City of Smoke

City of Smoke is a rollicking, magical-realist tale – the story of three generations of women who pass down calamity to their daughters.

Svealena Kutschke has a magisterial storytelling talent and City of Smoke can justifiably claim to be a modern Buddenbrooks, with many parallels between her novel and Thomas Mann’s classic. Both books are set in the ancient, picturesque city of Lübeck, a city that throws itself at Hitler’s feet and is plagued fifty years later by neo-Nazi anti-Semitic violence.

In 1990s Lübeck, young Jessie Mertens seeks release from the tragedy that has weighed upon her family since the birth of her grandmother, Lucie. The daughter of the painter Michel Mahler, Lucie is born in 1908 in the most extraordinary circumstances, after her heavily pregnant mother commits suicide by throwing herself into the River Trave. Following her miraculous survival, Lucie grows up in extreme poverty in the backyards of Lübeck. She finds work in the city theatre and falls in love with Christoph. Hitler’s rise to power places a great strain on their love because Christoph – who was previously unpolitical and only interested in art – becomes an ardent Nazi. The incorruptible and forthright Lucie is horrified. But by then, her advanced addiction to morphine leaves her unable to deal with the change. Lucie and Christoph’s daughter, who will become Jessie’s mother, is born during the war. A catastrophe is inevitable: a catastrophe that casts a long shadow down to the third generation, as far as Jessie.

In true magical-realist fashion, vanishing into thin air seems to afflict this family like a curse. Their fate is inextricably interwoven with the River Trave and the uncanny circumstances of Lucie’s birth. It is Jessie who finally breaks through this vicious circle by revealing that birth story as a lie. The real catastrophe haunting the family is a quite different one.

Impossible to put down, City of Smoke has an ambitious, sweeping scope within which its strong female characters are brought to life in all their luminous, tortured glory. The novel raises eternal questions of good and evil as its majestic focus shifts effortlessly between past and present. Kutschke poses the question of individual responsibility, in particular during the Third Reich. City of Smoke deals with how guilt, injury and responsibility are handed down through generations, and how history is inescapable: both in the microcosm of a family and in the macrocosm of society.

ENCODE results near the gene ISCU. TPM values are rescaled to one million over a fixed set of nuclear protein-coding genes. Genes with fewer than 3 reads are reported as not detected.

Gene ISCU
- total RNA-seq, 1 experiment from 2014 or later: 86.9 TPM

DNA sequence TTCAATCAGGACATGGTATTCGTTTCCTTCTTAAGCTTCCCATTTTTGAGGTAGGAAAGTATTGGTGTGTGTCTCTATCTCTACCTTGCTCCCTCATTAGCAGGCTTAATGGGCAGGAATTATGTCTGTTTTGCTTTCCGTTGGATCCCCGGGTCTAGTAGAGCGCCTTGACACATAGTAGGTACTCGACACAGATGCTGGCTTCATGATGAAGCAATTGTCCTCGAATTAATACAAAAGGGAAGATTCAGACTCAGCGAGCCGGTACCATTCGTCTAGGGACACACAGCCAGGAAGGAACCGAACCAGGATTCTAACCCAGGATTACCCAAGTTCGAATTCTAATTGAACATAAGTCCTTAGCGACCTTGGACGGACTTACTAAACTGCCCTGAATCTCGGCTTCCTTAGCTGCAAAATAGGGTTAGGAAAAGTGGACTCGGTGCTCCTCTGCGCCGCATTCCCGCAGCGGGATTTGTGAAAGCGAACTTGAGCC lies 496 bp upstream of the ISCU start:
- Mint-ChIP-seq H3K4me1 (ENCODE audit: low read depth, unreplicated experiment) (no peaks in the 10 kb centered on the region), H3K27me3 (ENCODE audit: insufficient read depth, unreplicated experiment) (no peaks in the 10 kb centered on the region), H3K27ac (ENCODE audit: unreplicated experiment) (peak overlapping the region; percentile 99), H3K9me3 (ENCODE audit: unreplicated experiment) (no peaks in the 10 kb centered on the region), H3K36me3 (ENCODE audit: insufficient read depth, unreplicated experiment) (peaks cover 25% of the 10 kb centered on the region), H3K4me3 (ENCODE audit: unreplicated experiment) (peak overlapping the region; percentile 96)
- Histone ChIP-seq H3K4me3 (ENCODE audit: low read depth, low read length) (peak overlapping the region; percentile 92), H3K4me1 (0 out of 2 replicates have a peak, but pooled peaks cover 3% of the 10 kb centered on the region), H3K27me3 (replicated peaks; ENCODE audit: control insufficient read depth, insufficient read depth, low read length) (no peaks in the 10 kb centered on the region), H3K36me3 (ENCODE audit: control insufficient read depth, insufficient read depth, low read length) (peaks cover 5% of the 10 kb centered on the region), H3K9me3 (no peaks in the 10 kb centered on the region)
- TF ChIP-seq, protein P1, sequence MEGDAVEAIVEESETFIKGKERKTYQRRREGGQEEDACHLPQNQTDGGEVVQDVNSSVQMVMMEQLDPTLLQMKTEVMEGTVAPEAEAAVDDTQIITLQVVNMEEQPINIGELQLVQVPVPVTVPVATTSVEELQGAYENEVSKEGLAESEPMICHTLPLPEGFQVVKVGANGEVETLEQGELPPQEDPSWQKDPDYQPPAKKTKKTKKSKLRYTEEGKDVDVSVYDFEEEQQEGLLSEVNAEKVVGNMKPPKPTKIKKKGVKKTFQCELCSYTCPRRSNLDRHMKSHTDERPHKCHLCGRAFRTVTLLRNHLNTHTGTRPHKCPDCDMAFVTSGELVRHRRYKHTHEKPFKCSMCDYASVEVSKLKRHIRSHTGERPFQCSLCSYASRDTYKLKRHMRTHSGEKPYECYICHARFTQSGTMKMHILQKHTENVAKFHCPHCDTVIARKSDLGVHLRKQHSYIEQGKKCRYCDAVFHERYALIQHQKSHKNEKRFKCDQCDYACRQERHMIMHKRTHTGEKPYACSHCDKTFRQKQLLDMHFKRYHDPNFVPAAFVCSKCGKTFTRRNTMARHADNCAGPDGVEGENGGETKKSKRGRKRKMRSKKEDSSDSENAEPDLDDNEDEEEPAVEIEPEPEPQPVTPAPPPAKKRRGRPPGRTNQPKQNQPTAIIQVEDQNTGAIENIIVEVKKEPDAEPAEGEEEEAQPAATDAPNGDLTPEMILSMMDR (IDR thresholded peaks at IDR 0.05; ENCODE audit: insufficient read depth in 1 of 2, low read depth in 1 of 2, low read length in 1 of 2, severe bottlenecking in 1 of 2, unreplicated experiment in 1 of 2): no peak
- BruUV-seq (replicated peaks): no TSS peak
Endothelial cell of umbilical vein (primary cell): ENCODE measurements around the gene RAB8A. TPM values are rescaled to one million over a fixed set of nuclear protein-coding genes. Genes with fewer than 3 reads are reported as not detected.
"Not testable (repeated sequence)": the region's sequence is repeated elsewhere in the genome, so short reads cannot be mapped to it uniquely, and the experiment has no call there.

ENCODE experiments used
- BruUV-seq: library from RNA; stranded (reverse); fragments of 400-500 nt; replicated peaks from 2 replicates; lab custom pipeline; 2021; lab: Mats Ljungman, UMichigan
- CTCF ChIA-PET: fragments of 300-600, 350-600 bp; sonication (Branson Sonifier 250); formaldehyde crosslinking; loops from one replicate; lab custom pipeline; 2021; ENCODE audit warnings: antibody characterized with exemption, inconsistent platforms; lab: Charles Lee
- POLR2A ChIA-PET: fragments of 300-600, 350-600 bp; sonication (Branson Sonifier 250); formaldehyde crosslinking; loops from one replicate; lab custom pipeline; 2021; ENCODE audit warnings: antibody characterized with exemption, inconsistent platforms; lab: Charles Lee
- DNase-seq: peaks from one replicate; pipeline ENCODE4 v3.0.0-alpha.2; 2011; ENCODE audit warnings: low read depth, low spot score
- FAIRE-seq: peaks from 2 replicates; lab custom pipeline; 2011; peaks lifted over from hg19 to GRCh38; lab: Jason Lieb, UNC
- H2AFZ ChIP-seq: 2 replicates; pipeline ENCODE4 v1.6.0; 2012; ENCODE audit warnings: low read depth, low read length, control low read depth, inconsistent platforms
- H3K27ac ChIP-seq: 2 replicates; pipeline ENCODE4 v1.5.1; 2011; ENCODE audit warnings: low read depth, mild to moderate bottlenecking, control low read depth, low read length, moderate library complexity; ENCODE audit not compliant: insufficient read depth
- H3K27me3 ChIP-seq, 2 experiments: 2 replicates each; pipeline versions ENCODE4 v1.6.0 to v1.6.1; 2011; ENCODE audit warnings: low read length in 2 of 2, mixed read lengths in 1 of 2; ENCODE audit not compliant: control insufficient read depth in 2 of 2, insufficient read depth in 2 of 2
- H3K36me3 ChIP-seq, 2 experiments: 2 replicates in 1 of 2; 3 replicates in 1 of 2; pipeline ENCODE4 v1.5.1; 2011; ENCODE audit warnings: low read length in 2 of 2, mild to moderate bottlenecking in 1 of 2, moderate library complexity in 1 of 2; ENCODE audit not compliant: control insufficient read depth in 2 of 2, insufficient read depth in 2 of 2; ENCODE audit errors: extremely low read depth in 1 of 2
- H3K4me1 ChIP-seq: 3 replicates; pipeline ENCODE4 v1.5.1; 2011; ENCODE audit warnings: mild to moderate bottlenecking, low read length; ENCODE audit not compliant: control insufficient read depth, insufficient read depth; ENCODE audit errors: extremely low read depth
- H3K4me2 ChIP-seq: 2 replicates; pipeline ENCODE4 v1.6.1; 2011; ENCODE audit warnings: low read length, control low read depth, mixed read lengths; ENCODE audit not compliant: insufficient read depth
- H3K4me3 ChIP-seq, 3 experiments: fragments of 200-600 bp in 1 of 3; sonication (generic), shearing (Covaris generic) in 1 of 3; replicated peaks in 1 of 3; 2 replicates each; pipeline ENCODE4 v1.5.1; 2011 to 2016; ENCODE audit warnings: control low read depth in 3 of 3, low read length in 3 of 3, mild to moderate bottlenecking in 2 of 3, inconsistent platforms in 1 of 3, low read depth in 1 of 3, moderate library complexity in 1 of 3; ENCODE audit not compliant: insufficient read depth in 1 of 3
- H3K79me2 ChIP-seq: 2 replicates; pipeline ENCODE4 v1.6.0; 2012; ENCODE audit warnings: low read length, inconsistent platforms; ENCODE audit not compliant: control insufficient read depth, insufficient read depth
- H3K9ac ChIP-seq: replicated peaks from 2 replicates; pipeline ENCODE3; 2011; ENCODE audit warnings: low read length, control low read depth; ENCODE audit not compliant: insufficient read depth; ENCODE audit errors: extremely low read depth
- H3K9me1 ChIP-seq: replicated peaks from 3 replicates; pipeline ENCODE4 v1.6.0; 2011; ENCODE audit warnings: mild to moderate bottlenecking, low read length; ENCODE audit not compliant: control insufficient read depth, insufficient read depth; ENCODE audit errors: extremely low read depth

• Wild and wonderful. A poetic and incredibly beautiful novel.

    – Taiye Selasi, author

Svealena Kutschke was born in Lübeck and studied cultural studies in Hildesheim. She won the Open Mike competition at the Berliner Literaturwerkstatt in 2008. One year later her debut novel Etwas Kleines gut versiegeln was published. She has held numerous scholarships, including in China, Poland and Croatia. Her works have been published in various magazines and anthologies.

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Eichborn is the publisher of Look Who's Back by Timur Vermes, a novel playfully asking what would happen if Hitler were alive today. Published in September 2012, instantly on the bestseller list where it has remained in the top five since publication, and with translation rights sold for 29 languages (World English: Maclehose Press), it turned out to be THE German novel of the year. Many Eichborn works have been translated into English, including A Woman in Berlin by Anonymous, The Old Child, The Book of Words and Visitation by Jenny Erpenbeck, The 13 ½ Lives of Captain Bluebear and Wild Journey Through the Night by Walter Moers, W.G. Sebald’s The Emigrants, The Rings of Saturn and Vertigo as well as Ice Moon and Silence by Jan Costin Wagner. Eichborn became a division of Bastei Luebbe, Germany’s largest independent publishing group, in 2011, and continues to discover and establish original and exciting author’s voices with its characteristic verve and vigour.

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